Justice Inyang Ekwo of the Federal High Court, Abuja, on Monday ordered the Inspector-General of Police, Mohammed Adamu, and the Police Service Commission (PSC) to maintain the status quo in the recruitment of 10,000 police officers across the country.
The judge had on October 23 ordered parties in a suit challenging the recruitment to stay any action on the matter.
The ordered followed a suit instituted against the Nigeria Police Force (NPF) by the PSC.
PSC had in its suit prayed the court for an order of interlocutory injunction restraining the defendants from ”appointing, recruiting or attempting to appoint or recruit by any means whatsoever any person into any office by the NPF pending the hearing and determination of the substantive suit.”
The plaintiff also submitted that none of the respondents is authorised by law to play any role ”in the appointment, promotion, dismissal or exercise of disciplinary measures over persons holding or aspiring to hold offices in the Nigeria Police Force.”
When the matter came up for hearing on October 23, counsel to the PSC, Barth Ogar, told Justice Ekwo that the IGP was going ahead with the recruitment process despite the court’s order restraining him.
He said: “My Lord, in fact, the police has gone ahead to carry out the recruitment exercise in spite of the court’s order.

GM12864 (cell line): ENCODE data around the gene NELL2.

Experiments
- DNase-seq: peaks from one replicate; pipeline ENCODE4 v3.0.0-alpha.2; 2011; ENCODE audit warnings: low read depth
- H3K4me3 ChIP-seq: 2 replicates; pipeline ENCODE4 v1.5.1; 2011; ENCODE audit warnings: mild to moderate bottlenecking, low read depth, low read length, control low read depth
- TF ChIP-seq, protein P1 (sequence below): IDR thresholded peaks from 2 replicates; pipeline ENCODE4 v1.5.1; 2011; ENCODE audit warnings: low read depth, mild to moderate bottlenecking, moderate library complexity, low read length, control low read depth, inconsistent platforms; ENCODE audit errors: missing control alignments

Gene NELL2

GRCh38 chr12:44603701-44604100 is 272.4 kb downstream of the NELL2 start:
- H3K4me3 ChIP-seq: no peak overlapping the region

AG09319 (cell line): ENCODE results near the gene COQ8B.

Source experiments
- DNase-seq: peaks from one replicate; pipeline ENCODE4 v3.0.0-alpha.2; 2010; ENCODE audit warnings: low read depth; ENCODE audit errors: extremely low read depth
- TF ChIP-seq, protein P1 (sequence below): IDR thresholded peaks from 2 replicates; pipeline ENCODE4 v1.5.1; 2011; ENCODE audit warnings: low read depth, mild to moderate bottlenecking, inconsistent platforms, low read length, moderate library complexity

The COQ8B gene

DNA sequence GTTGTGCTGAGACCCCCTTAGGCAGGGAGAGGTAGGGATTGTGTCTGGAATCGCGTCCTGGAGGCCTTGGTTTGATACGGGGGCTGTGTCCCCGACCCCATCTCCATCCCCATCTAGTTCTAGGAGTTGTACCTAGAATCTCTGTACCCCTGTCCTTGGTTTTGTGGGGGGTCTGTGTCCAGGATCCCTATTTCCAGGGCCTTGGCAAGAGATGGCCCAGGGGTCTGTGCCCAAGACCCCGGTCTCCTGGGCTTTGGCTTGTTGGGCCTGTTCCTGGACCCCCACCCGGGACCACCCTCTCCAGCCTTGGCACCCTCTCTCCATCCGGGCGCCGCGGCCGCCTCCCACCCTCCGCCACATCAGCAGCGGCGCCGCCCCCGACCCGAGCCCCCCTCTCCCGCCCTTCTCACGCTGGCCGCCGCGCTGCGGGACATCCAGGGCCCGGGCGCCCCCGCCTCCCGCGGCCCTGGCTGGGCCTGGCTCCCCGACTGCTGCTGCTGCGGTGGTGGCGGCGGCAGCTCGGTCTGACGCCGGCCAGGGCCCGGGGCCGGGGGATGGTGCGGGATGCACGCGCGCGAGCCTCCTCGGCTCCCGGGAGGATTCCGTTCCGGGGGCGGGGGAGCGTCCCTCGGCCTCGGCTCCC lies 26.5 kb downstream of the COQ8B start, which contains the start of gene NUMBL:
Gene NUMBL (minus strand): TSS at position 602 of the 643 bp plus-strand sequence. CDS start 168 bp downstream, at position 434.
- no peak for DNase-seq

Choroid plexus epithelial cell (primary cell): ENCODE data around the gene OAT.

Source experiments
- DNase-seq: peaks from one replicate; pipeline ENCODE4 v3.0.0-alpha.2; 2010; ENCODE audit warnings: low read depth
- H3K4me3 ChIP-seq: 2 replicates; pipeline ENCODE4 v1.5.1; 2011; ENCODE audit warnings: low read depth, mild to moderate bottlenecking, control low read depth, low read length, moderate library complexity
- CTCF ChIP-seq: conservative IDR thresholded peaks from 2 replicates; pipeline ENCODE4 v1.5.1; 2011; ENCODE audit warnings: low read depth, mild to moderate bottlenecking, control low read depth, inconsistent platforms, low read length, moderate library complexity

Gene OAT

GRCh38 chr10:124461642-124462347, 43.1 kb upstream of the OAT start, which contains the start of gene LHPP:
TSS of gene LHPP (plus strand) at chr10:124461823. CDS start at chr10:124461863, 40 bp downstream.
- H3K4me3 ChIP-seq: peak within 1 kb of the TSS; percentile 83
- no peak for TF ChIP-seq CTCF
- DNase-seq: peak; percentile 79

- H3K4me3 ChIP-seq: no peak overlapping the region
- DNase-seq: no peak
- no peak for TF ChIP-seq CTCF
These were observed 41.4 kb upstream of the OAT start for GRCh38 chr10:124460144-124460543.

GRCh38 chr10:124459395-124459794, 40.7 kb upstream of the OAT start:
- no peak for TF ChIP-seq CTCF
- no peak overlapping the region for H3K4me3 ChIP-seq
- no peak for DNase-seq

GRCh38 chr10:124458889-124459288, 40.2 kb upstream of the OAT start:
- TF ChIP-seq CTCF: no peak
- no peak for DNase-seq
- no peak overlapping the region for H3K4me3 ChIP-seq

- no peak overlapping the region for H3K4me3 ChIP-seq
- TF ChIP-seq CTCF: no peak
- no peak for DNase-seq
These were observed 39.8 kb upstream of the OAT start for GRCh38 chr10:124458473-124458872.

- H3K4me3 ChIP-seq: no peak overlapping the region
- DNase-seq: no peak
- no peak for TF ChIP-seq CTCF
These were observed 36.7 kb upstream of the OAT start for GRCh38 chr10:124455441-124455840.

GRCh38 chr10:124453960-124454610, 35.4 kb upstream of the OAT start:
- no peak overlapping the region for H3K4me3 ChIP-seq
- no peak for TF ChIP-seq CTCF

”The recruited officers have been asked to report to various Police Training Schools in the country.’’
But, counsel to the NPF, Mr. Alex Izinyon (SAN), had told the court that since the recruitment exercise had got to a certain stage, the court should not have maintained the status quo stand.
Dissatisfied with the judge’s decision, he threatened to withdraw from the case, if Justice Ekwo did not avail him the opportunity to justify his stance as he did to his colleague, Ogar.
The matter was then adjourned till November 4 (today), for mention.
When it came up on Monday, the judge insisted on his earlier stand that parties in the matter should maintain the status quo.
Minister of Police Affairs has been joined as a respondent in the matter.
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